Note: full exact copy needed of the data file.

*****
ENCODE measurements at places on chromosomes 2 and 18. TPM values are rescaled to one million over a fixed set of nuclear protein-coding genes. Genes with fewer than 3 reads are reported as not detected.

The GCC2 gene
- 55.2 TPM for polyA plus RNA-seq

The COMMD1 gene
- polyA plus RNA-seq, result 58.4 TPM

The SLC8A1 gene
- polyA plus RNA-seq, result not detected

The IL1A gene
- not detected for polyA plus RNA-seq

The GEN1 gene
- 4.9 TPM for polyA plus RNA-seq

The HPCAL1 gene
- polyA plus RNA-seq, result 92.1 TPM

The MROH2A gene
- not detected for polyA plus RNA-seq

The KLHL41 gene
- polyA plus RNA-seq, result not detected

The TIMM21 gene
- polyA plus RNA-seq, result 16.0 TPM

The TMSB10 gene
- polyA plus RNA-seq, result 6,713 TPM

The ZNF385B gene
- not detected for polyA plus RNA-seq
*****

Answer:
ENCODE measurements at places on chromosomes 2 and 18. TPM values are rescaled to one million over a fixed set of nuclear protein-coding genes. Genes with fewer than 3 reads are reported as not detected.

The GCC2 gene
- 55.2 TPM for polyA plus RNA-seq

The COMMD1 gene
- polyA plus RNA-seq, result 58.4 TPM

The SLC8A1 gene
- polyA plus RNA-seq, result not detected

The IL1A gene
- not detected for polyA plus RNA-seq

The GEN1 gene
- 4.9 TPM for polyA plus RNA-seq

The HPCAL1 gene
- polyA plus RNA-seq, result 92.1 TPM

The MROH2A gene
- not detected for polyA plus RNA-seq

The KLHL41 gene
- polyA plus RNA-seq, result not detected

The TIMM21 gene
- polyA plus RNA-seq, result 16.0 TPM

The TMSB10 gene
- polyA plus RNA-seq, result 6,713 TPM

The ZNF385B gene
- not detected for polyA plus RNA-seq